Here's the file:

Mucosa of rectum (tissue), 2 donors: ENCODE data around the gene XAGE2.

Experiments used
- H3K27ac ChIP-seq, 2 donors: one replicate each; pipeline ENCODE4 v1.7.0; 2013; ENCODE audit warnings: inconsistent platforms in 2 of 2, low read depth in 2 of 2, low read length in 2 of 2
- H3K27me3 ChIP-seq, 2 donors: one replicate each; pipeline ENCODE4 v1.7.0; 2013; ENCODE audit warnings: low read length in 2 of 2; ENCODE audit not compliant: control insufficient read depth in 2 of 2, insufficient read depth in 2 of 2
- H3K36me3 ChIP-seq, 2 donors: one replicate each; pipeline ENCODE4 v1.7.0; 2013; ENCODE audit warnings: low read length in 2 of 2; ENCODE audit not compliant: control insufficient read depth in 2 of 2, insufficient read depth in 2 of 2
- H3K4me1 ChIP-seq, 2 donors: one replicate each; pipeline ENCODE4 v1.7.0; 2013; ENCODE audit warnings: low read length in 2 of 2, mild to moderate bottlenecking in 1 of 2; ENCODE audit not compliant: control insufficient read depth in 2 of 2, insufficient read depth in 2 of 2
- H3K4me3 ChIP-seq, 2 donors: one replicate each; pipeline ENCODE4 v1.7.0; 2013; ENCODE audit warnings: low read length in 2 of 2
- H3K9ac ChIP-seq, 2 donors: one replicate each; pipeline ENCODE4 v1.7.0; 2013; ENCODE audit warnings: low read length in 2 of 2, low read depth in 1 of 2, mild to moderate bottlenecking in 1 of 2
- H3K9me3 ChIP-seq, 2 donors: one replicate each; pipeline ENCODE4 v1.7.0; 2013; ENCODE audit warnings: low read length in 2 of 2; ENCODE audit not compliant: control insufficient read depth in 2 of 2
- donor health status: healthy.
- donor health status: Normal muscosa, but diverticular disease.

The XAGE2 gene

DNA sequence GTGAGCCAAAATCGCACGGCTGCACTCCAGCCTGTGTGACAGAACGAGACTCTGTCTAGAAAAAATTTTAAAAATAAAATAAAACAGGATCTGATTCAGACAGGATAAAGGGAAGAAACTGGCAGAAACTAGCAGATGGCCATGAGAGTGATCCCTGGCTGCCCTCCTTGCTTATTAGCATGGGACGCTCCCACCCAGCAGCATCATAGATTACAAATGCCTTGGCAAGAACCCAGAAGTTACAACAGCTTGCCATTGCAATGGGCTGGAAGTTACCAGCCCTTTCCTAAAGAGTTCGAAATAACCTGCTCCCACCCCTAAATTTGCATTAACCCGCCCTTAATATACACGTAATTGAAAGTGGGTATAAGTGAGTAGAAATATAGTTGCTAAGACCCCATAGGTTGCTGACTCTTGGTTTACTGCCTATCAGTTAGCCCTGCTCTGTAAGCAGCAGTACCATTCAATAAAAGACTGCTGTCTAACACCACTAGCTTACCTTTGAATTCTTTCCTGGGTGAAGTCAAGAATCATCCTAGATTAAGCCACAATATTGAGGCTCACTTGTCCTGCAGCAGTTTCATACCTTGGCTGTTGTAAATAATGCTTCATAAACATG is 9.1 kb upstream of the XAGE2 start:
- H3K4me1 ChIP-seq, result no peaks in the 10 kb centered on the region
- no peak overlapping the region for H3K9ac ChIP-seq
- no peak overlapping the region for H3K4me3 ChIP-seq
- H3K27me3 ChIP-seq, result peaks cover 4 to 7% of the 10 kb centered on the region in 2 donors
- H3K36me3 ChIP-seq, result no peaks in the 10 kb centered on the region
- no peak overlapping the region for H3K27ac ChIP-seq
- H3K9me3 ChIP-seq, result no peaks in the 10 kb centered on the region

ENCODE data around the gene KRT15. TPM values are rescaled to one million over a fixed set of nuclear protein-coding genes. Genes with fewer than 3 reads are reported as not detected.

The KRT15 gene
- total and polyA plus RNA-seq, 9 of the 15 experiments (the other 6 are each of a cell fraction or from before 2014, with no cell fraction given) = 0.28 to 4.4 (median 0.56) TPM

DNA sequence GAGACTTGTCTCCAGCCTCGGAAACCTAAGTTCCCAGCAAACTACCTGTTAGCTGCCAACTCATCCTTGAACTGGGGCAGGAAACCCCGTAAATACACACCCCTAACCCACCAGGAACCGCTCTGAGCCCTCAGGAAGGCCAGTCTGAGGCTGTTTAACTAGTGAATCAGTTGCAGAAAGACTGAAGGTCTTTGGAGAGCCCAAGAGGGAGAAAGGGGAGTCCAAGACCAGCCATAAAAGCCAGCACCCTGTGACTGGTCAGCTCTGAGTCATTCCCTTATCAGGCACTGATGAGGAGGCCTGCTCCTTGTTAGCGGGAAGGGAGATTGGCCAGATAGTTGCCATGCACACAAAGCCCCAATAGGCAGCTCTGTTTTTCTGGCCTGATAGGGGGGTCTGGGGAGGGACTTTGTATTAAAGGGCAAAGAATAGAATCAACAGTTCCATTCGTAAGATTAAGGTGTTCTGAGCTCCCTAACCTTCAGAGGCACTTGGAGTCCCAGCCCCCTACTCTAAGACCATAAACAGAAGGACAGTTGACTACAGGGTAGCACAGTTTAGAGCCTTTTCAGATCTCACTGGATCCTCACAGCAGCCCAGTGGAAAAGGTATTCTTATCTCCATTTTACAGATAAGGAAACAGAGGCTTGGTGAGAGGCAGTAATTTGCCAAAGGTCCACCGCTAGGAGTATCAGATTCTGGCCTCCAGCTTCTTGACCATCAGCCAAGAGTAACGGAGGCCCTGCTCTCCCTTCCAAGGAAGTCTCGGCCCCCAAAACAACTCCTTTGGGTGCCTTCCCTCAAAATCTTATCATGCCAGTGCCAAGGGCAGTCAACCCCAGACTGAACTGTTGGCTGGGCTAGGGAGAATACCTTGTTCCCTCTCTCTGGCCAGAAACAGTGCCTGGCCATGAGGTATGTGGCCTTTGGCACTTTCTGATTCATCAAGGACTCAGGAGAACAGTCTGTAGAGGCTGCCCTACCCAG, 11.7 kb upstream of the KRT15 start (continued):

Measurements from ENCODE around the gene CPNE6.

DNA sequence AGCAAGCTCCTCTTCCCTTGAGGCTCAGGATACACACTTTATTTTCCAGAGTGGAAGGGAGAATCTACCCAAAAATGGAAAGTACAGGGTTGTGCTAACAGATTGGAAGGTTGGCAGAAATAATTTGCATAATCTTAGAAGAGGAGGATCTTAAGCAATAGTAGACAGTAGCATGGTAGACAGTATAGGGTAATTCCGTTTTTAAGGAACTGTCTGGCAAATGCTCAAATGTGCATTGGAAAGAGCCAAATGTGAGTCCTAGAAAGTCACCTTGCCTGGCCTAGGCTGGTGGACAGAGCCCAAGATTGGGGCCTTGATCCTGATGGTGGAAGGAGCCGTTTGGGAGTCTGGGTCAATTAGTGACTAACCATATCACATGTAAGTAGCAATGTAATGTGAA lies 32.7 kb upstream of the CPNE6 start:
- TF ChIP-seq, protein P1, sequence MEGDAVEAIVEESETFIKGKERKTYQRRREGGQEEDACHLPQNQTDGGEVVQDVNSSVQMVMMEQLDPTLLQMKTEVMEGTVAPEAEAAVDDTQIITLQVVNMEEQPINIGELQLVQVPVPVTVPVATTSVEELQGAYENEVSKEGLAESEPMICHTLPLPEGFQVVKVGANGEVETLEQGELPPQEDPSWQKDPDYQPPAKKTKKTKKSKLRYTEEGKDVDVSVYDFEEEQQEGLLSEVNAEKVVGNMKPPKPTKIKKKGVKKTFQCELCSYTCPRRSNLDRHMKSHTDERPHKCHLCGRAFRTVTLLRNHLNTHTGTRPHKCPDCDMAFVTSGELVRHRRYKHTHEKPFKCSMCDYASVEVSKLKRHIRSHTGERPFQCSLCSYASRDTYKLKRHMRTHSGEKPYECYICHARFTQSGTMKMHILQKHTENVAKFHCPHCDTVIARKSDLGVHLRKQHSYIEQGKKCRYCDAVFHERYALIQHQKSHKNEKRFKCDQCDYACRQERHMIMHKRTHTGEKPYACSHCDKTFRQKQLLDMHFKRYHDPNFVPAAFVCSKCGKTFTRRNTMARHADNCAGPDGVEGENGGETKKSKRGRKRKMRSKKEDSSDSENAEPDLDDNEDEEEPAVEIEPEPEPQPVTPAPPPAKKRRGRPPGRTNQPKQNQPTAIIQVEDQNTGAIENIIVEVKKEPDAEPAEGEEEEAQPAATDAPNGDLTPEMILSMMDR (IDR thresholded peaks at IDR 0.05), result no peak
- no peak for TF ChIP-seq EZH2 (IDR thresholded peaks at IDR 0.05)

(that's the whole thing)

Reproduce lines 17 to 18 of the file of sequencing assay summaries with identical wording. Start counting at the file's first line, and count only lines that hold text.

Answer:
- H3K27me3 ChIP-seq, result peaks cover 4 to 7% of the 10 kb centered on the region in 2 donors
- H3K36me3 ChIP-seq, result no peaks in the 10 kb centered on the region